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JULY 10 TCM FILM DISCUSSION FOR #NOIRSUMMER FOR ALL 15 FILMS


90 replies to this topic

#81 MyMoll

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Posted 10 July 2015 - 01:36 PM

You hit the nail on the head with me. The Warner bros and MGM noirs seem predictable, but still good movies. The  RKO's didnt seem to have a formula and they seemed fresher compared to the other studios

Maybe I've just seen so many recently in such a short time (because RKO has so many top noirs) that the visual style is becoming a bit too familiar for me?

 

One thing you clearly notice with RKO is that there's a lot more comparative creative freedom than with the other studios. 


  • goingtopluto likes this

I'm NOT blogging #NoirSummer because it's over,
But I'm still blogging classic movies and Noir because
JOY LOVES OLD MOVIES
Follow me @ 
http://joysnoir.weebly.com

 

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#82 BrianBlake

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Posted 10 July 2015 - 01:23 PM

i like the RKO noirs best, but the Warner Brothers gangster movies better. That being said Warner Brothers has good noirs

 

Maybe I've just seen so many recently in such a short time (because RKO has so many top noirs) that the visual style is becoming a bit too familiar for me?

 

One thing you clearly notice with RKO is that there's a lot more comparative creative freedom than with the other studios. Armored Car Robbery really struck me as very ahead of it's time and edgy at some points--brutality of that final killing and the depiction of the police dragnet and police as more beatable to name two. Of course, there was lots of Hays Code and seemingly marks of clear studio interference (although that final scene which lightened the tone and made things happy almost seemed like it was intentionally shot as a mocking throwaway, drawing attention to it's own artifice.) RKO changed up it's management and ownership quite a bit, however, is my understanding, and thus the artistic freedom we associate with the studio could really ebb and flow just depending on the top brass at the time and some other factors.


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#83 Noirnado

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Posted 10 July 2015 - 01:15 PM

Working from home again this Friday, and unfotuately, I am on call so not sure how much I will get to see today. Iam hoping things slow down so I can watch Red Light and The Hitch-Hiker later this evening!



#84 MyMoll

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Posted 10 July 2015 - 01:00 PM

Watching Caged now. It reminds me alot of Ladies They Talk about, but to its a bit better. I like that Jan Sterling was in it and other familar faces. Now if Barbara Stanwyck was in caged, she'd beat up all those female inmates


  • classicsuz likes this

I'm NOT blogging #NoirSummer because it's over,
But I'm still blogging classic movies and Noir because
JOY LOVES OLD MOVIES
Follow me @ 
http://joysnoir.weebly.com

 

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#85 MyMoll

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Posted 10 July 2015 - 12:57 PM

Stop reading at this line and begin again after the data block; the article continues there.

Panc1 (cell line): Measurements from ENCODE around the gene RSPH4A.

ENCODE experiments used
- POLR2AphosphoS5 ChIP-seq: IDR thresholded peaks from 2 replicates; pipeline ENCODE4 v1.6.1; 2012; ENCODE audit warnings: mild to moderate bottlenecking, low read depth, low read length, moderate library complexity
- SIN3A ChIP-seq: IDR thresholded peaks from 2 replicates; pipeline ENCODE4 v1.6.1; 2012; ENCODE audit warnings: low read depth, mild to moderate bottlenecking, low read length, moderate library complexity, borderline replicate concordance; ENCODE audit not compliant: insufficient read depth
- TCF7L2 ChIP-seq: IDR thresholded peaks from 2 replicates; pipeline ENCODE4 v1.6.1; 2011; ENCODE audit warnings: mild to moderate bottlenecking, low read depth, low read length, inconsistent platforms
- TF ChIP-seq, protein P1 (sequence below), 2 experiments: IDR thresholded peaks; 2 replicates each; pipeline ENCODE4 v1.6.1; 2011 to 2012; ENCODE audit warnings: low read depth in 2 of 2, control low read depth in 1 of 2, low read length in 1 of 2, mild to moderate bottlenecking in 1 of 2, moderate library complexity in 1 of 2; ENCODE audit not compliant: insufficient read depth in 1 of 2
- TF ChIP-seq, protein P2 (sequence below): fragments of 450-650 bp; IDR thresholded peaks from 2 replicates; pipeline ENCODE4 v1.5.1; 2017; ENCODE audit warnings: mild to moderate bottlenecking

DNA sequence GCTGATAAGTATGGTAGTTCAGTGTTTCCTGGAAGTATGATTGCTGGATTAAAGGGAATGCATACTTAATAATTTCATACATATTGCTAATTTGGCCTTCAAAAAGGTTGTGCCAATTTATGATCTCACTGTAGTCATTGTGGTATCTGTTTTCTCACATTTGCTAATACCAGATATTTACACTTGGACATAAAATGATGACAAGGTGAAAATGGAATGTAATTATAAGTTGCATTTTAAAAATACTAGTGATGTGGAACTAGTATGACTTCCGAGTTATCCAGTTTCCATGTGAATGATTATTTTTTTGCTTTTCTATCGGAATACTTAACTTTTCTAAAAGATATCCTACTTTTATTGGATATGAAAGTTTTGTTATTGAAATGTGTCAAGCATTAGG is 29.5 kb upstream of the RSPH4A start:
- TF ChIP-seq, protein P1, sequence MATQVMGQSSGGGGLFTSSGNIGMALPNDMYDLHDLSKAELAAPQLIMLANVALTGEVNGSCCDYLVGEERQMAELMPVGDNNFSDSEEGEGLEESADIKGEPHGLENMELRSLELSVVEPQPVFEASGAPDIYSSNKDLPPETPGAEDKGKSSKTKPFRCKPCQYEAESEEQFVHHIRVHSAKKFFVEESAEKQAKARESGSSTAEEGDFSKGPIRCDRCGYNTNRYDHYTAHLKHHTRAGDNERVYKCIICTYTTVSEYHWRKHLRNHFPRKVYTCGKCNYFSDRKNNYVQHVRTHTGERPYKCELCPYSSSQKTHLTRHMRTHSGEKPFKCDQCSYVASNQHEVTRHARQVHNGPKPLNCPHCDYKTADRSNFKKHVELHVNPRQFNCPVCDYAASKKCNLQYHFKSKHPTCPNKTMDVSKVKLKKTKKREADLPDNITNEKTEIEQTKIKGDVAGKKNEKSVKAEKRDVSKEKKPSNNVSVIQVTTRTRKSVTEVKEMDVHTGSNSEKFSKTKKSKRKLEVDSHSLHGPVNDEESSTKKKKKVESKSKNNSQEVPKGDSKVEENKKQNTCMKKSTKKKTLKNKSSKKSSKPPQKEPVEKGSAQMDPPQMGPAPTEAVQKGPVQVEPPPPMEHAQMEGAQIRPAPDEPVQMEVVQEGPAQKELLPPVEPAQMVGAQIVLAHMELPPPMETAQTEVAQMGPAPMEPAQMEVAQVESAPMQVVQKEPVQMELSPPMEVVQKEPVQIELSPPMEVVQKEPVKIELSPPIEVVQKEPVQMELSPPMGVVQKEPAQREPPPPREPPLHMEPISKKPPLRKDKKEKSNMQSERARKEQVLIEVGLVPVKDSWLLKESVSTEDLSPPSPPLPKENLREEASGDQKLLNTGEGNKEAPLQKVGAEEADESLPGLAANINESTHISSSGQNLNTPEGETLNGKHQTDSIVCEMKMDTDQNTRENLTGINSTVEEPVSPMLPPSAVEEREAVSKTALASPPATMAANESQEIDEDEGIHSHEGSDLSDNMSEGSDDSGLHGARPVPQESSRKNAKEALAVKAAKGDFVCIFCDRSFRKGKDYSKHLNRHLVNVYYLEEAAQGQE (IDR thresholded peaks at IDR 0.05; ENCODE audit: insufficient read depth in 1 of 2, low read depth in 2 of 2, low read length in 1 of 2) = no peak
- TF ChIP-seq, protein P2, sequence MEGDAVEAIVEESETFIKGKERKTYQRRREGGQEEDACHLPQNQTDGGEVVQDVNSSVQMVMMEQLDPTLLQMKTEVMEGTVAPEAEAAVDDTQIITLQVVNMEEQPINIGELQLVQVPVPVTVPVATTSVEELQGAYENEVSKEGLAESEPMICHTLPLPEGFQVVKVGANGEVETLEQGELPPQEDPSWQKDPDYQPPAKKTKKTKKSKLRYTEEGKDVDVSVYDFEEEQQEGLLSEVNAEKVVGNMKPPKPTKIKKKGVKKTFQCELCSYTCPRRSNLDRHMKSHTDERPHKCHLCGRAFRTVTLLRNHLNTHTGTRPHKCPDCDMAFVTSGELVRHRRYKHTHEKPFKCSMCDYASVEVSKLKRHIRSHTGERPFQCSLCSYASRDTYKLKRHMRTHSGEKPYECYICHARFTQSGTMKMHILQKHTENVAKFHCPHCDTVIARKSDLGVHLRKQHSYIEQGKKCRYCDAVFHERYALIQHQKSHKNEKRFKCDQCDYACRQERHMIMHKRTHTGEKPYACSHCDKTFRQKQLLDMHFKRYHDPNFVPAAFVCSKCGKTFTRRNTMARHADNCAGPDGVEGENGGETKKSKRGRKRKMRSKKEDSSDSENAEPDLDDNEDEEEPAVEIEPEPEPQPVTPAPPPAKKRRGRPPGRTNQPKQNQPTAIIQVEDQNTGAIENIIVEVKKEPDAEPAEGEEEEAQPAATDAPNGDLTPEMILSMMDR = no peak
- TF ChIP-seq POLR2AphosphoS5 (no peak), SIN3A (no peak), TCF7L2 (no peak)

i like the RKO noirs best, but the Warner Brothers gangster movies better. That being said Warner Brothers has good noirs

I'd say the decisions are free. That's not to say they aren't influenced, but they are free in the sense that the characters have moral ownership and responsibility for the choices they make. To go along with the existentialism from this lecture, when Noir characters act as though they have no choice and refuse to take accountability for their actions, they are typically dwelling on the negative sides of existentialism and ultimately looking at themselves as a being-in-itself, a thing, rather than a being-for-itself, i.e. that they are meaning making beings in a meaningless world.

 

For Out of the Past, I do think Jeff's decision is free. He could have gone on with being in the web of a completely murderous spiderwoman. He likely would've ended up dead at some point, but he embraces his fat and ultimately forces it at the end of the line, making sure that the femme fatale is unable to murder her way out of things once again.

 

I enjoyed Armored Car Robbery a lot, I'll be back for D.O.A. I've just noticed how many RKO pictures I've been watching recently. Oddly enough, in general, I'm not sure that the RKO visual style is my favorite cinema look. Just, on average, of the major studios I'm a bit more partial to the grit of Warner Bros. What's everyone else's personal preferred studio so far?


I'm NOT blogging #NoirSummer because it's over,
But I'm still blogging classic movies and Noir because
JOY LOVES OLD MOVIES
Follow me @ 
http://joysnoir.weebly.com

 

6751415_orig.jpg


#86 BrianBlake

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Posted 10 July 2015 - 12:51 PM

Making poor choices goes to the heart of noir.   What we are is a result of the choices we make (or don't make).   Trouble is, choices are almost never made in a vacuum or on a level playing field.   They're almost always weighed down and burdened by the accumulated baggage of the past.  

 

Which broaches the question: is any choice truly 'free'?   Not in noir, it isn't.   The choices characters make are invariably compelled by their nature or by the forward momentum of the past, the cruel necessity of the present or the lure of a better, 'free' tomorrow, influencing, if not dictating, the decisions they make.  

 

"One who follows their nature finds their true nature in the end," said Elsa Bannister in The Lady From Shanghai.    Jeff in Out of the Past is trapped by the past and revisits it in false hope of breaking free.   Ole Anderson embraces death as the only outcome and atonement for 'having done something wrong, once' in The Killers..    Roy and Gil pick up Emmett Myers on a desolate road in The Hitch-hiker.   Mike Hammer stops for Christina Bailey on the highway, shields her when learning she's escaped from an asylum and then proceeds to make a long series of bad decisions that only make things progressively worse in Kiss Me Deadly, and how many bad decisions do both Jake Gittes and Evelyn Mullwray make to seal her fate in Chinatown?   The list goes on and on. 

 

But are these decisions truly 'bad' or flawed?   Can these characters, in these situations, have made any other choice but the one they made?   Would different decisions have truly changed the narrative?   If you grant that their hands may indeed have been forced by the past and by circumstances and their own true nature, could any outcome other than the one achieved have been possible?

 

I'd say the decisions are free. That's not to say they aren't influenced, but they are free in the sense that the characters have moral ownership and responsibility for the choices they make. To go along with the existentialism from this lecture, when Noir characters act as though they have no choice and refuse to take accountability for their actions, they are typically dwelling on the negative sides of existentialism and ultimately looking at themselves as a being-in-itself, a thing, rather than a being-for-itself, i.e. that they are meaning making beings in a meaningless world.